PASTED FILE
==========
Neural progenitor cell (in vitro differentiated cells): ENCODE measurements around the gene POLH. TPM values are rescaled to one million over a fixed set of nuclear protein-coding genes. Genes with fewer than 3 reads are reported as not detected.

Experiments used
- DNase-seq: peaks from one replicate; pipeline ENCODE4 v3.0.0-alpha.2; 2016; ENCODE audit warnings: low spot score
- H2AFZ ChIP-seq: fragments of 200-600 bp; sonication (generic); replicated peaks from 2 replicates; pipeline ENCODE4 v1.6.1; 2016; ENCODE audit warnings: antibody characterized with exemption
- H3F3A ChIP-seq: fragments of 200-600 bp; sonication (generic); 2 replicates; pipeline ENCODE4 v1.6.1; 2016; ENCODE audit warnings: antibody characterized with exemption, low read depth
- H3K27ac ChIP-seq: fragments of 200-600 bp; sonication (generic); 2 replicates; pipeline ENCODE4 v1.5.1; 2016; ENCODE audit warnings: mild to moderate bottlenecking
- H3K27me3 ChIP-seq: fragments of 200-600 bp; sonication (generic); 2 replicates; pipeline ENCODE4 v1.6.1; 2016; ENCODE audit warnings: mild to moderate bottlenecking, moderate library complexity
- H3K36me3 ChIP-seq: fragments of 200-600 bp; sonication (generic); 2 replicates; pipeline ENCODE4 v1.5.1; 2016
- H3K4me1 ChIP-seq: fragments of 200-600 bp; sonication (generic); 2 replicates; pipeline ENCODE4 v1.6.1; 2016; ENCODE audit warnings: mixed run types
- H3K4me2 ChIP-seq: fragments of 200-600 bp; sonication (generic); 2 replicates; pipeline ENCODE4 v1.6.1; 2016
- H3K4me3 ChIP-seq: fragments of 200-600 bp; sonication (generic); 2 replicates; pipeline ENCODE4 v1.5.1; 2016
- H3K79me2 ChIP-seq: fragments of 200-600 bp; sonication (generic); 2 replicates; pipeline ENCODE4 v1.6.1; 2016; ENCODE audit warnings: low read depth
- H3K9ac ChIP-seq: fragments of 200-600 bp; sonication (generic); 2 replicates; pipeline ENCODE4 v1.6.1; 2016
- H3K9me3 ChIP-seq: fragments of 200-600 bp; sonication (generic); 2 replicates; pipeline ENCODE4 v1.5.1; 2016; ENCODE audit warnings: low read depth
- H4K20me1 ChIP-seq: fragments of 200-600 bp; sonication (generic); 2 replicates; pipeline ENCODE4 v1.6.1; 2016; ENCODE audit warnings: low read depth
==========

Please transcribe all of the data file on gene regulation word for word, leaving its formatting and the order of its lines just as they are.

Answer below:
Neural progenitor cell (in vitro differentiated cells): ENCODE measurements around the gene POLH. TPM values are rescaled to one million over a fixed set of nuclear protein-coding genes. Genes with fewer than 3 reads are reported as not detected.

Experiments used
- DNase-seq: peaks from one replicate; pipeline ENCODE4 v3.0.0-alpha.2; 2016; ENCODE audit warnings: low spot score
- H2AFZ ChIP-seq: fragments of 200-600 bp; sonication (generic); replicated peaks from 2 replicates; pipeline ENCODE4 v1.6.1; 2016; ENCODE audit warnings: antibody characterized with exemption
- H3F3A ChIP-seq: fragments of 200-600 bp; sonication (generic); 2 replicates; pipeline ENCODE4 v1.6.1; 2016; ENCODE audit warnings: antibody characterized with exemption, low read depth
- H3K27ac ChIP-seq: fragments of 200-600 bp; sonication (generic); 2 replicates; pipeline ENCODE4 v1.5.1; 2016; ENCODE audit warnings: mild to moderate bottlenecking
- H3K27me3 ChIP-seq: fragments of 200-600 bp; sonication (generic); 2 replicates; pipeline ENCODE4 v1.6.1; 2016; ENCODE audit warnings: mild to moderate bottlenecking, moderate library complexity
- H3K36me3 ChIP-seq: fragments of 200-600 bp; sonication (generic); 2 replicates; pipeline ENCODE4 v1.5.1; 2016
- H3K4me1 ChIP-seq: fragments of 200-600 bp; sonication (generic); 2 replicates; pipeline ENCODE4 v1.6.1; 2016; ENCODE audit warnings: mixed run types
- H3K4me2 ChIP-seq: fragments of 200-600 bp; sonication (generic); 2 replicates; pipeline ENCODE4 v1.6.1; 2016
- H3K4me3 ChIP-seq: fragments of 200-600 bp; sonication (generic); 2 replicates; pipeline ENCODE4 v1.5.1; 2016
- H3K79me2 ChIP-seq: fragments of 200-600 bp; sonication (generic); 2 replicates; pipeline ENCODE4 v1.6.1; 2016; ENCODE audit warnings: low read depth
- H3K9ac ChIP-seq: fragments of 200-600 bp; sonication (generic); 2 replicates; pipeline ENCODE4 v1.6.1; 2016
- H3K9me3 ChIP-seq: fragments of 200-600 bp; sonication (generic); 2 replicates; pipeline ENCODE4 v1.5.1; 2016; ENCODE audit warnings: low read depth
- H4K20me1 ChIP-seq: fragments of 200-600 bp; sonication (generic); 2 replicates; pipeline ENCODE4 v1.6.1; 2016; ENCODE audit warnings: low read depth